More Packing

Packing has been slow going. When I was younger I could stay up late doing repetitive tasks like packing but now I haven’t the enthusiasm for it. I kept waiting for it to happen, that burst of get-it-done energy, but it never came. I planned for mornings when I could sleep in an hour or two, but no, it’s been the same slow pace all along: a few boxes a day, for weeks.

There was an almost-running–out-of-tape emergency, but I handled it with the plodding efficiency of the middle-aged, taking the opportunity to count how many more boxes I’d need, and taking the opportunity to get more packing paper.  I returned, repacked a few boxes in the basement, and got showered with mouse droppings when I pulled down the topmost box from a tall stack, but the reward was an old dish-pack full of paper. We won’t be running out of paper.
Over the summer and early fall, the dog Cherry has gotten old. It used to be that she’d stay close and always come when called, and then there were a few days where she seemed not to hear me unless I was pretty loud and making eye contact, but now she’s not hearing anything said by anyone. You can walk into a room where she is napping and offer dinner or treats or a walk and she doesn’t even wake up. You can open the door of her kennel and she may not come out. You can call her name from fifteen feet away, or five feet away and she doesn’t turn to you. She no longer seems to hear anything at all.


It must be strangely isolating to wake up in a silent world, and she seems hungrier and more shivery and worried than before, but also, she putters on our walks and is kind of disobedient. She eats weird stuff (I think it’s all poo of one kind and another) and takes her time about catching up with Captain and me, and takes shortcuts back to the house to sit and wait for us, rather than go the long way around.
It’s sad, because she now seems old and dried up and suddenly thin, and at 13 she is almost as old as any Vizsla we’ve had. She now barks more often with her gruffest, angriest loud bark, the one she used to save for very important things like strange kids playing in our front yard or an especially impudent squirrel.
Moving may be hard on her, and it will certainly be tough on the cat; he will have to be confined to a small bathroom while the movers are here loading. I have put yellow sticky notes on the empty cabinets (so I stop checking inside) and anything that belongs to the landlord.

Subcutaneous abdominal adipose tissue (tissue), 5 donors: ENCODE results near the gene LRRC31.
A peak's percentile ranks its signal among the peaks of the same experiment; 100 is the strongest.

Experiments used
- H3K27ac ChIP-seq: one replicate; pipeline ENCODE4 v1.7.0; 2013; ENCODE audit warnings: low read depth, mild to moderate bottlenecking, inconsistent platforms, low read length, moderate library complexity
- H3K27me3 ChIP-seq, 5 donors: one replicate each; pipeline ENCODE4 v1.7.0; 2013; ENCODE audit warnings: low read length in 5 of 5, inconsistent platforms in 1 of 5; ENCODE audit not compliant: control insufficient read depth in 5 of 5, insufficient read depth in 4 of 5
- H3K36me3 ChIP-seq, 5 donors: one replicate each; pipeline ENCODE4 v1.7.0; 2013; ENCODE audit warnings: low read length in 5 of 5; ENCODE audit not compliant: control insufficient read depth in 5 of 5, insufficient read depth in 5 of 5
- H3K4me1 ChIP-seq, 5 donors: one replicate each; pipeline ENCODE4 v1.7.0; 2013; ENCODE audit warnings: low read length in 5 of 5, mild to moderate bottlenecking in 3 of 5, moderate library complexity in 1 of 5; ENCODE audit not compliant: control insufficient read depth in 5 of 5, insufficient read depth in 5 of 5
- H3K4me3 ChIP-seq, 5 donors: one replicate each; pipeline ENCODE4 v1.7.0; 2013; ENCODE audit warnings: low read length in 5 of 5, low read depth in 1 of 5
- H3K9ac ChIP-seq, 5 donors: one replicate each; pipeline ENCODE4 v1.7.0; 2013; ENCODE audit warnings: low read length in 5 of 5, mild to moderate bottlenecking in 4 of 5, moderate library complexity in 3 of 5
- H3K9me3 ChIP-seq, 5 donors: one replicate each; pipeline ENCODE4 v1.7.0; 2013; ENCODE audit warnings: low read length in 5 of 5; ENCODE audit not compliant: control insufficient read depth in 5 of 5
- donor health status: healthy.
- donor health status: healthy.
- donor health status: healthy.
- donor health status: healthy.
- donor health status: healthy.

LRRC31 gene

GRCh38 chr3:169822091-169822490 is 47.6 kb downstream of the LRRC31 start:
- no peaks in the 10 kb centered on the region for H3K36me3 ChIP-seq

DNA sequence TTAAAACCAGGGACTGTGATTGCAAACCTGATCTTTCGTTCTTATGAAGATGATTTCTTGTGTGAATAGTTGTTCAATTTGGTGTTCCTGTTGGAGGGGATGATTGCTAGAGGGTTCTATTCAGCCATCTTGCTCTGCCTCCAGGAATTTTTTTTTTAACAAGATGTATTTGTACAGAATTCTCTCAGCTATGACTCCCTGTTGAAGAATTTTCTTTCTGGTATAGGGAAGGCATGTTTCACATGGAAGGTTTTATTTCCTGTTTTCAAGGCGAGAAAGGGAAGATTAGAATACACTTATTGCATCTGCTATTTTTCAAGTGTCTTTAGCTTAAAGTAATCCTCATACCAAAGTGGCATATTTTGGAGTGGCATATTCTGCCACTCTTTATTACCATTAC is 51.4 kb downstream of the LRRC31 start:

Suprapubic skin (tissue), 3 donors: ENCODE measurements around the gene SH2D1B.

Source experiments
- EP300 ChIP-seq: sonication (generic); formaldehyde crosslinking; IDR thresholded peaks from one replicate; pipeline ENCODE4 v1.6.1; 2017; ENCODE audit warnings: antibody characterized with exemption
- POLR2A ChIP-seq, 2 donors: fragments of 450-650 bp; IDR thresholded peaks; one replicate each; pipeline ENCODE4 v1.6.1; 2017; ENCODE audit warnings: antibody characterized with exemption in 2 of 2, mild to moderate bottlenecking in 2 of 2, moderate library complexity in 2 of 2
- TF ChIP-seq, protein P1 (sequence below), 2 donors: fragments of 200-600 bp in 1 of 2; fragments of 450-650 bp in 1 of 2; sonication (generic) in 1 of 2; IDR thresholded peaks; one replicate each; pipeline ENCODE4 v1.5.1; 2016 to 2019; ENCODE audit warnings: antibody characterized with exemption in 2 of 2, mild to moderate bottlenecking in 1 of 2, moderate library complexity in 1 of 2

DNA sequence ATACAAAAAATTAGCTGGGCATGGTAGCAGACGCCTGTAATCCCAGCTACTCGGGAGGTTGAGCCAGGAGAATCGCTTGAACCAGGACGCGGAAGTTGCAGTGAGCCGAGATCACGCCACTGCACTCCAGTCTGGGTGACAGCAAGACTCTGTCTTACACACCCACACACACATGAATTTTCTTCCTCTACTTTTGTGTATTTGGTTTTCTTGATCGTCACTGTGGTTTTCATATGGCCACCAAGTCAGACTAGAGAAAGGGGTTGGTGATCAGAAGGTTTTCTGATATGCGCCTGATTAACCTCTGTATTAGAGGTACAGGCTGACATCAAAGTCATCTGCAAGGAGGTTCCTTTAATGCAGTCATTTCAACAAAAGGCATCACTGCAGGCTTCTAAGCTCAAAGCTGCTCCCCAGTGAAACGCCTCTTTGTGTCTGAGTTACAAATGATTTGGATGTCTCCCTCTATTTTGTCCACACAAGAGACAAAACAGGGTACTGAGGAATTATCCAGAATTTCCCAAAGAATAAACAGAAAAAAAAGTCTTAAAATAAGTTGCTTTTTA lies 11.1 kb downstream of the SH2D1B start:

I’ve had to go through the house and mark everything that belongs to the landlord with a pale yellow sticky notes that say “STAY” or “STAYS” depending on the grammar of my imagination as I scribble it. Sticky notes do not want to stick to dusty basement boxes. I will have to supervise the movers down there.
I got three estimates from local movers, the first and last came out similar in price and logistical considerations; both felt it needs to be a two-day affair. One offered one truck over two days, making two trips. The other suggested two trucks, loaded the first day and delivered the second.
The mover with the most expensive estimate showed up late and had more trouble rebooting his tablet (all three had Windows tablet problems of various kinds). He didn’t seem to count the boxes as carefully as the first or last one did, and he told me, “I’m not trying to sell you anything!” when he tried to sell me an insurance policy. He also commented on how many books we have; sure, we have a lot of books. I also have a lot of boots, but women are supposed to have a lot of boots, so he didn’t comment about the boots.


So I’m trying to figure out how to pack a musical saw and a fragile model of a human skull fashioned from flexible wire and the residents of TheFaraway Planet and about 40 bottles of cleaning liquids that the car nuts want to keep while the movers all insisted, “We don’t take liquids.”

We are all mostly water, movers. We are all mostly water.

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